Lately I’ve been doing more F# development and the more I use it, the more I like it. F# for me provides a nice balance between Python and C#. F# gives you the productivity and succinctness of a language like Python, while still having the compiler and many other neat features at your disposal.
Typically, data is represented as a list or collection of items. In F#, functions and collections are integral features of the language. Therefore, you can work with them in easy and powerful ways. When performing data transformations, you can leverage the fact that your data is immutable by default and by using function composition, you can chain together multiple operations into a data transformation pipeline while limiting side effects.
Although F# is a functional-first language, that doesn’t mean you can’t take advantage of object-oriented concepts like interfaces and classes. Because F# is a language that runs on .NET, you’re also able to use existing .NET libraries and NuGet packages, such as ML.NET in your applications.
The .NET runtime is fast and performant. This is important in two scenarios, training machine learning models and deploying them. A good part of training machine learning models involves performing operations on vectors and matrices. .NET provides Single Instruction Multiple Data (SIMD) enabled types via the System.Numerics namespace. ML.NET leverages these types where possible to increase the throughput of the training operations making training fast and efficient.
A common deployment target for machine learning models is the web. In .NET, this means deploying your models in an ASP.NET application. In benchmarks, such as TechEmpower, ASP.NET Core ranks in the top 10—making it a great option to run fast and scalable machine learning applications on.
.NET has world class tooling across the board and you can’t go wrong with any of your choices. Visual Studio is an excellent IDE packed with tons of functionality to help developers be more productive. Alternatively, another great IDE for .NET is Jetbrains Rider. If you’re looking for a more lightweight development environment, you can also use Visual Studio Code. When working with F#, you can use the Ionide extension which makes F# development a pleasant experience.
Data science and machine learning workflows are very experimental. This means that you sometimes may want to have an interactive environment where you get feedback in near real-time of the outputs generated by your code. You’d also like a way to visualize your data inline. Within the data science community, a popular interactive computing environment is Jupyter Notebooks. You can leverage this interactive environment in .NET through .NET Interactive, which provides among many things, a kernel for you to run .NET code interactively.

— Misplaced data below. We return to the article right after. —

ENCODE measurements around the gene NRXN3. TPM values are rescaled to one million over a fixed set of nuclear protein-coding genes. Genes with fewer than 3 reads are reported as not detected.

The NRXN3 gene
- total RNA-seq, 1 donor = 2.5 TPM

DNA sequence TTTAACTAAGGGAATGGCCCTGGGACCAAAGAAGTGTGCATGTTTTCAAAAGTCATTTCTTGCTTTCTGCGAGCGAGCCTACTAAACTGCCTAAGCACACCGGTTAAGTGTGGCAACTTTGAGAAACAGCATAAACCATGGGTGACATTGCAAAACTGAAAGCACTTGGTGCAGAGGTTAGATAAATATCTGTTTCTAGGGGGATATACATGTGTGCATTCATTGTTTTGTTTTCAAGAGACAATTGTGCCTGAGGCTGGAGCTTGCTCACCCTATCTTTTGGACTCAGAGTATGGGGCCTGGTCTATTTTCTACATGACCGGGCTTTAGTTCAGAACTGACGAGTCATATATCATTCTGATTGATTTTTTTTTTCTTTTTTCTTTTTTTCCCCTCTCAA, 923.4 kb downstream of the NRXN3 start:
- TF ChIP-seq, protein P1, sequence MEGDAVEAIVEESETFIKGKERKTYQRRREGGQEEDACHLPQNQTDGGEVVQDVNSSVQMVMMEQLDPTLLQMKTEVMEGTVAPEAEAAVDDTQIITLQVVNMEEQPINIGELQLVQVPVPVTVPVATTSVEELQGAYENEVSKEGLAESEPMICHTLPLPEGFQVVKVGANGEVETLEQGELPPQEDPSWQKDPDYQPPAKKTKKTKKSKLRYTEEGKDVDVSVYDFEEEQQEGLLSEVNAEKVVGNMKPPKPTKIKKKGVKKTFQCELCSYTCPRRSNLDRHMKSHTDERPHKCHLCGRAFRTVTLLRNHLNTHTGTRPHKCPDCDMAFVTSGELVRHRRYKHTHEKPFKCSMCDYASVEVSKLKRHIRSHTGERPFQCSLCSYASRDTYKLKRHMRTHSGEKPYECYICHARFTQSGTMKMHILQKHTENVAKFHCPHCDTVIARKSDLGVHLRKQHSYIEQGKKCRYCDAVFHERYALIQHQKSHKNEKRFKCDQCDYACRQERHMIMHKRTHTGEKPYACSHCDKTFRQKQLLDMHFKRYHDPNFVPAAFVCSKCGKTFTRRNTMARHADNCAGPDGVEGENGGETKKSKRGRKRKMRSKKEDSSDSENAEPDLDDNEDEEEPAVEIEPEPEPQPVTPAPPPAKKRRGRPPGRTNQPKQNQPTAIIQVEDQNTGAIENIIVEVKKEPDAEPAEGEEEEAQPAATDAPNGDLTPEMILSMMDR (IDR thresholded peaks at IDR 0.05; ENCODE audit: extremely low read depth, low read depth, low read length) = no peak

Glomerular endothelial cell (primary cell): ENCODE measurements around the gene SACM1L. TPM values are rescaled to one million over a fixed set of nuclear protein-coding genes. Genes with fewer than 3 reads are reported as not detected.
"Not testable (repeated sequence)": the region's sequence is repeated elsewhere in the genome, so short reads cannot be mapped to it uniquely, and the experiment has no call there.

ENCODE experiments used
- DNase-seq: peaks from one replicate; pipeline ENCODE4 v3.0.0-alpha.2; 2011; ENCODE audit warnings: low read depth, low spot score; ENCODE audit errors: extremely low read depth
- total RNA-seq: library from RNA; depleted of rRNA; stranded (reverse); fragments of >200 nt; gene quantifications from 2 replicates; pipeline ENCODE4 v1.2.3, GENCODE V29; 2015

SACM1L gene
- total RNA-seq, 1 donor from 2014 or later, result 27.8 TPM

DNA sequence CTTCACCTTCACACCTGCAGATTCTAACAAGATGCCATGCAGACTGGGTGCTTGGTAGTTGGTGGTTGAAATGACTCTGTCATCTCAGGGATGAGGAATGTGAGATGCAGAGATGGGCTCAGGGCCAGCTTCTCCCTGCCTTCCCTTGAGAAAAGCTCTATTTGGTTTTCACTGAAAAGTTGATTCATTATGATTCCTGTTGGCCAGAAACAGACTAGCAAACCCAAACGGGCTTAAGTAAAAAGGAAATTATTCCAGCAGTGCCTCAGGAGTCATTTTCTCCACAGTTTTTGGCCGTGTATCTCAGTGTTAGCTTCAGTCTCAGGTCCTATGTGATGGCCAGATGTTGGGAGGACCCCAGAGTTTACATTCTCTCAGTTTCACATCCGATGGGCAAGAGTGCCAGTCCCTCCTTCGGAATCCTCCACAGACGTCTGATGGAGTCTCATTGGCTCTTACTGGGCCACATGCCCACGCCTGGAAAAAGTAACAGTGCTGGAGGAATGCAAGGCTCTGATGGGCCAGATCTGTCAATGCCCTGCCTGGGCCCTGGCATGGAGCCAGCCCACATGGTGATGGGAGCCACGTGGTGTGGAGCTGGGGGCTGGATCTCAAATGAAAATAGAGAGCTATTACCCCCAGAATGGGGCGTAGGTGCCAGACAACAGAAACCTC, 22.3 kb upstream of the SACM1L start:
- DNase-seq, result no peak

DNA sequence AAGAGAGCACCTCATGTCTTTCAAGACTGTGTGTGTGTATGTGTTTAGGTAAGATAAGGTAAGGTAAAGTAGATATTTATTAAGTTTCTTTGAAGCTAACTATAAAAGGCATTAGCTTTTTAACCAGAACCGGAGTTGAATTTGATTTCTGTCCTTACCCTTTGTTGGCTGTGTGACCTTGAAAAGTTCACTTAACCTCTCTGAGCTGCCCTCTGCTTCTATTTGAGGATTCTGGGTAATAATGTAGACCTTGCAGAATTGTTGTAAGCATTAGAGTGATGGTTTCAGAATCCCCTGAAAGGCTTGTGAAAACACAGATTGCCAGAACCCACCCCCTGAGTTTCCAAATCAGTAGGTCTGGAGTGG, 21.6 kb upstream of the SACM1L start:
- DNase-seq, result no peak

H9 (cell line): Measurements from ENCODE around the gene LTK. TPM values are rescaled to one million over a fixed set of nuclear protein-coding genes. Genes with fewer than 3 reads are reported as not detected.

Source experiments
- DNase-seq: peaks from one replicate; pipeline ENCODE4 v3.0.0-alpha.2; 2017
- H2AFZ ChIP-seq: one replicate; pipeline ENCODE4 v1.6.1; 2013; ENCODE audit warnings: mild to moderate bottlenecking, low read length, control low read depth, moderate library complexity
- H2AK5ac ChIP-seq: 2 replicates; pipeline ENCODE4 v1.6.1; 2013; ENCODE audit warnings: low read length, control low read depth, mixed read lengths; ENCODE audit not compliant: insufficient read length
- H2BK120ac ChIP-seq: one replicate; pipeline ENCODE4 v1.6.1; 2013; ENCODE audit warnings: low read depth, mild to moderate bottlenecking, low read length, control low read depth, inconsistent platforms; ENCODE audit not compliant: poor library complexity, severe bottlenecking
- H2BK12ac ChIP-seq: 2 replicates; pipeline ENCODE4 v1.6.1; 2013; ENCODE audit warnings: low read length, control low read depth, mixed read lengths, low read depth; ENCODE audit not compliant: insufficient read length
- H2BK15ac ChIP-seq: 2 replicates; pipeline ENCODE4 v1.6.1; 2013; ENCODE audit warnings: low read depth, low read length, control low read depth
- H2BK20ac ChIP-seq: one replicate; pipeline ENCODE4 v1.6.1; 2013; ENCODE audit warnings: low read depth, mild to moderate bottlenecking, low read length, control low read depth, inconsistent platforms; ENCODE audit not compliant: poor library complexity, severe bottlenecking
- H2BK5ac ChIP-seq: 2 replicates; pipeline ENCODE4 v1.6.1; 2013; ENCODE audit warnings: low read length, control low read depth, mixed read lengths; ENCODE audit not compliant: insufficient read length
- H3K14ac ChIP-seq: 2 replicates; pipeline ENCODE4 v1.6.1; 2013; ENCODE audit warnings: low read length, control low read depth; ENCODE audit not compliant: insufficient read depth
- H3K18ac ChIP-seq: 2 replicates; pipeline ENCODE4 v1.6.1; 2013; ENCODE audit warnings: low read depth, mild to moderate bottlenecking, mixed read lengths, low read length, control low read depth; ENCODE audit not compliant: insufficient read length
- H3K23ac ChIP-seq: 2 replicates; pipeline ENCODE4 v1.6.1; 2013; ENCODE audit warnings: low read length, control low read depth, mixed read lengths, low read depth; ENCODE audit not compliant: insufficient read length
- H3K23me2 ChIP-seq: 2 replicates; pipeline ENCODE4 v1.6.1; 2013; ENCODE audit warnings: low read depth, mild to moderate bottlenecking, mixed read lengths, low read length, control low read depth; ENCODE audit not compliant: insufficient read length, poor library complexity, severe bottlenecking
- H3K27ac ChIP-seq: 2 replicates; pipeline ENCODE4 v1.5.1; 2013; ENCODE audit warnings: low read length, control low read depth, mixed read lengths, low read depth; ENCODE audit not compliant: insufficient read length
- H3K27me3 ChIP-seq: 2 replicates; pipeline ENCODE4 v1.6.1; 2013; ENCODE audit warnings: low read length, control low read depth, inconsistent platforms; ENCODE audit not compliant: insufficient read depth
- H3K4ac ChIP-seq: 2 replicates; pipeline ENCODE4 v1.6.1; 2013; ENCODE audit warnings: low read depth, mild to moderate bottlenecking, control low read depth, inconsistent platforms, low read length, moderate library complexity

.NET Core was a big step towards .NET everywhere. That’s not to say you couldn’t run .NET outside of Windows prior to .NET Core, but .NET Core was able to cohesively package things together so that you didn’t have that extra cognitive load of choosing where you want your applications to run.
Now, if you have .NET everywhere, this means at least from a deployment standpoint, you can run your machine learning models across various platforms, depending on where your users are. As mentioned previously, a common deployment scenario is hosting your machine learning model in a web API. .NET, however gives you the ability to take that same model and also run it in desktop, mobile, IoT and many other deployment targets.
The other neat thing about .NET everywhere is, you’re using the languages and tooling you’re used to. Whether you’re developing WPF, Xamarin or Unity applications, you’re typically using the same .NET languages and tooling. Therefore, you’re able to leverage your existing skills and be productive almost immediately.
While the latest and greatest features are going into .NET Core, there are still many applications built in .NET Framework that are key to the operations of many organizations. Because ML.NET is built on .NET Standard, developers are able to add machine learning to their existing .NET Framework applications to enhance and modernize the capabilities of that application.